regions. As shown in Fig. 1G, the 2p peak of bare BP is located at 129.7 eV, as the characteristic peak of BP crystal . Moreover, there are a small number of oxidized P species (PxOy) sub-bands at 134.7 eV, which can be attributed to the oxidation of bare BP surface . In contrast, the P 2p peak of BP/DACHPt is evidently attenuated, whereas the peak at 133.8 eV is enhanced. Since bare BP was only slightly oxi-dized, most P atoms on the surface of BP/DACHPt had coordinated with DACHPt, thereby forming P5+ species. In the meantime, the Pt 4f sig-nals of the three samples were measured. Bare BP has no Pt signal, but BP/DACHPt exhibits a distinct pair of Pt peaks (4f7/2 and 4f5/2) at 73.0 and 76.4 eV . The doublets of BP/DACHPt are shifted toward lower binding energies compared to those of DACHPt (73.4 and 76.8 eV), due to the electron donation from P to Pt(II) metal center. Furthermore, compared to the doublets of DACHPtCl2 without removal of Cl atoms (72.4 and 75.8 eV, Fig. S4), those of DACHPt move much higher, con-firming its electron deficiency. Whereas the doublets of BP/DACHPtCl2 (72.5 and 75.8 eV) move slightly higher compared to that of DACHPtCl2, which is consistent with previous literature  and at-tributed to the weak electron donation from the Pt(II) metal center in DACHPtCl2 to P. This opposite electron donation to BP/DACHPt fore-shadows only DACHPt but not DACHPtCl2 could coordinate and sta-bilize the lone pair electrons of P. All the results above confirmed the successful coordination between atom P and Pt in BP/DACHPt, also implying that DACHPt would inhibit the oxidation of BP.
3.2. Stability evaluation under ambient conditions
To study whether coordination with DACHPt improved the stability of BP, BP/DACHPt was dispersed in air-exposed water at 50 μg/mL for diﬀerent time periods, and the absorption was monitored at each time point. At the beginning, both the spectra of bare BP and BP/DACHPt exhibit broad absorption from UV to NIR regions . With extended time, the absorbance of bare BP in air-exposed water plummets (Fig. 2A). After 24 and 168 h of dispersion, the absorbance becomes only 53% and 42% respectively of the original one (Fig. 2C), suggesting that bare BP indeed rapidly and continuously degraded. In contrast, the absorbance of BP/DACHPt keeps stable (Fig. 2B), with 90% retained even after 168 h (Fig. 2C). Therefore, BP/DACHPt was much more stable than bare BP in air-exposed water.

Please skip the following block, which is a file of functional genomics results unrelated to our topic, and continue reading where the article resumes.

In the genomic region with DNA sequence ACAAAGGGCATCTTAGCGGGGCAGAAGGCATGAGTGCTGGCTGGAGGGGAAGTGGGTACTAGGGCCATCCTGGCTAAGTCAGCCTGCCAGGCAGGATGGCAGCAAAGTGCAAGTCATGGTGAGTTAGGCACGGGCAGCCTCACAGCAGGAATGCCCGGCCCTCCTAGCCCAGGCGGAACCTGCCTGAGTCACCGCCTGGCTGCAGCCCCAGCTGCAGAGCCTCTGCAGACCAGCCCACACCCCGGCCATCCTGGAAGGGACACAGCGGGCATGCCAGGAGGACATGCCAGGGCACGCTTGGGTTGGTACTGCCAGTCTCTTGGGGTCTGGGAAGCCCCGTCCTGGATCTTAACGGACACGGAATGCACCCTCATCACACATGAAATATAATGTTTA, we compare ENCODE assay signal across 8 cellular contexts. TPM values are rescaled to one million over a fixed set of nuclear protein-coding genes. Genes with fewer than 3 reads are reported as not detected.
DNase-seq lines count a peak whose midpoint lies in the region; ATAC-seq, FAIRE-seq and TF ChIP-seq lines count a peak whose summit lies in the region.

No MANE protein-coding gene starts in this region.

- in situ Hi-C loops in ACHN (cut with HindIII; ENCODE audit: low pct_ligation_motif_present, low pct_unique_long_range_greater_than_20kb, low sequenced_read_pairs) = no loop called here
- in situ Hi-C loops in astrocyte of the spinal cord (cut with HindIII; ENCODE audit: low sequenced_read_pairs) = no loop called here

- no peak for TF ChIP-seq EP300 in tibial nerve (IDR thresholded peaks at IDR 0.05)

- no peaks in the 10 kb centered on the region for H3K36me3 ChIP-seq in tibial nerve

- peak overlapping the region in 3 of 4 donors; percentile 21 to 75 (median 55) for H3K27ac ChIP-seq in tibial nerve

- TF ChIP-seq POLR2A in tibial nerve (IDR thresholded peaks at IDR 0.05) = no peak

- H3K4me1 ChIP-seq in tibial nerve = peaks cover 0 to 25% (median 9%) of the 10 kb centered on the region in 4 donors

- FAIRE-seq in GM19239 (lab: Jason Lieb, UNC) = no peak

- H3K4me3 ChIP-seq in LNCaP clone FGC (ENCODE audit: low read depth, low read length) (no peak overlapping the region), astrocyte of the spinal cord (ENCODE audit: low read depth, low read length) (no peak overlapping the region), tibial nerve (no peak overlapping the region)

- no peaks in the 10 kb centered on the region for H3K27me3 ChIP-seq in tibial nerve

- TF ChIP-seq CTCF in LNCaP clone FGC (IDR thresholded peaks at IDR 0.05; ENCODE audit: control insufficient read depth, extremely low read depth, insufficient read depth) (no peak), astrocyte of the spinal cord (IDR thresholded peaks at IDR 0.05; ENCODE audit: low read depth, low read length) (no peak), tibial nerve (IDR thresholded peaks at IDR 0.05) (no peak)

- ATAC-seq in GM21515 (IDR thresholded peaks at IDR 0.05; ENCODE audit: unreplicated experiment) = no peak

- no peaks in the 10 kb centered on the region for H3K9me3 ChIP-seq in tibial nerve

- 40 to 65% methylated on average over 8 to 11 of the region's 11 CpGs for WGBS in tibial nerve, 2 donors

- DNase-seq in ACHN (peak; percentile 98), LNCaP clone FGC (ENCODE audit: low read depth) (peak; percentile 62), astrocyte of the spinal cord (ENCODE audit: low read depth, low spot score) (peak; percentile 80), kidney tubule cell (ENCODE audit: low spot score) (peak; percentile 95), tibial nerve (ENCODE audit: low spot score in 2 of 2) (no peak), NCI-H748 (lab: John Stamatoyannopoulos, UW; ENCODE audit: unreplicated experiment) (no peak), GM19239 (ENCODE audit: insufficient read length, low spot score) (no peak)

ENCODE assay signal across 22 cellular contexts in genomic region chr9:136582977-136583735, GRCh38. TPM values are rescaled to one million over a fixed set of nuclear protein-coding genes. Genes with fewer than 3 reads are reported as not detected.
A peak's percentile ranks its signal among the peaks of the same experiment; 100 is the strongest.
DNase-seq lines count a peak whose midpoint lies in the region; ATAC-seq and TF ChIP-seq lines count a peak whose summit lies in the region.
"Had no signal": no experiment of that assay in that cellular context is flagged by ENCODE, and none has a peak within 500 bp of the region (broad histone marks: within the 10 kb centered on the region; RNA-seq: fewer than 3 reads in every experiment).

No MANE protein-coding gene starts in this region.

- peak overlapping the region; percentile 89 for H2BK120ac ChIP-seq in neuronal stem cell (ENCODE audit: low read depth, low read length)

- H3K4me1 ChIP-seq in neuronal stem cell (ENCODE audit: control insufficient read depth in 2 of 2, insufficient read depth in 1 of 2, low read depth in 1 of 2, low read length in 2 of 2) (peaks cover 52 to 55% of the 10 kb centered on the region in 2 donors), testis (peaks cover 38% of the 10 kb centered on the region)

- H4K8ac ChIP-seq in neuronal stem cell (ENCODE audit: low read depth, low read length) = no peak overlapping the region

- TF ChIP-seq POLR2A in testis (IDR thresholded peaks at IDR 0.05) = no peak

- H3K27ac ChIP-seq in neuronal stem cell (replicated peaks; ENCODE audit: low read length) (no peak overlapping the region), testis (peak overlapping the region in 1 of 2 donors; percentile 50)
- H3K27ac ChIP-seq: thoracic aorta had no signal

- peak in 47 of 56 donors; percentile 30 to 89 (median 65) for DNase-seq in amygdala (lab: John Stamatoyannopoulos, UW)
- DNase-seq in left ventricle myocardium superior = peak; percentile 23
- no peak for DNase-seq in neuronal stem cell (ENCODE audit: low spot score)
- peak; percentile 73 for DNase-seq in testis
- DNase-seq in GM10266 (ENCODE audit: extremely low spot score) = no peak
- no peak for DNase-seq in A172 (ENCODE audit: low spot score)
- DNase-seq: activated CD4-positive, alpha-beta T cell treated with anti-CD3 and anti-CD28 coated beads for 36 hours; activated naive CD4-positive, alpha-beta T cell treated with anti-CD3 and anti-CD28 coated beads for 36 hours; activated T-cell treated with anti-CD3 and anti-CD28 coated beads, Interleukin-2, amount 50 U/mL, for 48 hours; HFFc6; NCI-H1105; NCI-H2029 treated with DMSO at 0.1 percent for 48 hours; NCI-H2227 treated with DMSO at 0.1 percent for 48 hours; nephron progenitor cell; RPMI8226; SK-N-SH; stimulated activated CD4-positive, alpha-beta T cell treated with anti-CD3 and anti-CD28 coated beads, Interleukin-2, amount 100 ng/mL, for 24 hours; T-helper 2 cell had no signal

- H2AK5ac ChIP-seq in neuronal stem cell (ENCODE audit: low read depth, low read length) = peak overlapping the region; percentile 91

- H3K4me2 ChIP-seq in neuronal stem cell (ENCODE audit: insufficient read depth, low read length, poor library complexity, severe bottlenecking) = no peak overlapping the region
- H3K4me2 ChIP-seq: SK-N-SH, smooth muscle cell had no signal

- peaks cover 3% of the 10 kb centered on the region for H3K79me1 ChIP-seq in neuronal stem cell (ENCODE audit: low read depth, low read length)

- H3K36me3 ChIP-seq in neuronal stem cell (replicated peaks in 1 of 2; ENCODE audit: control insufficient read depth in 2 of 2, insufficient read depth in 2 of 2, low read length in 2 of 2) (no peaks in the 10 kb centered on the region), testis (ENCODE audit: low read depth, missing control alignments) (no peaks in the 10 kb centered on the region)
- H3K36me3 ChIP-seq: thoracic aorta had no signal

Considering that BP must be exposed to physiological conditions for a long time before tumor photothermal therapy, its photothermal sta-bility was of great significance . The photothermal performances of BP/DACHPt (50 μg/mL) in air-exposed water at diﬀerent time points were also tested to confirm its stability. The bare BP and BP/DACHPt solutions were continuously irradiated by 808 nm NIR laser (power density: 1.0 W/cm2), and their temperature changes with prolonged time were monitored using IR thermal camera. When bare BP began to be dispersed, the temperature rose by 28.1 °C within 10 min, but by only 17.6 °C after 12 h (Fig. 2D). After 168 h, irradiation barely elevated the temperature, so the photothermal performance was quickly atte-nuated along with BP degradation. Contrarily, BP/DACHPt was evi-dently more photothermally stable, allowing the temperature to in-crease by 22.5 °C even after 168 h (Fig. 2E). In combination with the UV–Vis spectroscopic results, coordination with DACHPt considerably stabilized BP. Also, we studied the photothermal stabilities of BP/ DACHPtCl2, BP/CDDP and BP/Pt(NH3)2 which were prepared by mixing BP with DACHPtCl2, cisplatin (CDDP) and CDDP after removal of chlorine. As expected, BP/DACHPtCl2 and BP/CDDP had similar low photothermal stabilities to that of bare BP (Figs. 2F and S5). Having Cl atoms, DACHPtCl2 or CDDP cannot coordinate with BP to suppress its oxidation. After removal of Cl atoms, the active species of CDDP be-came able to coordinate with BP similarly to DACHPt did. Collectively, BP could be stabilized through coordination with the active species of platinum-based drugs.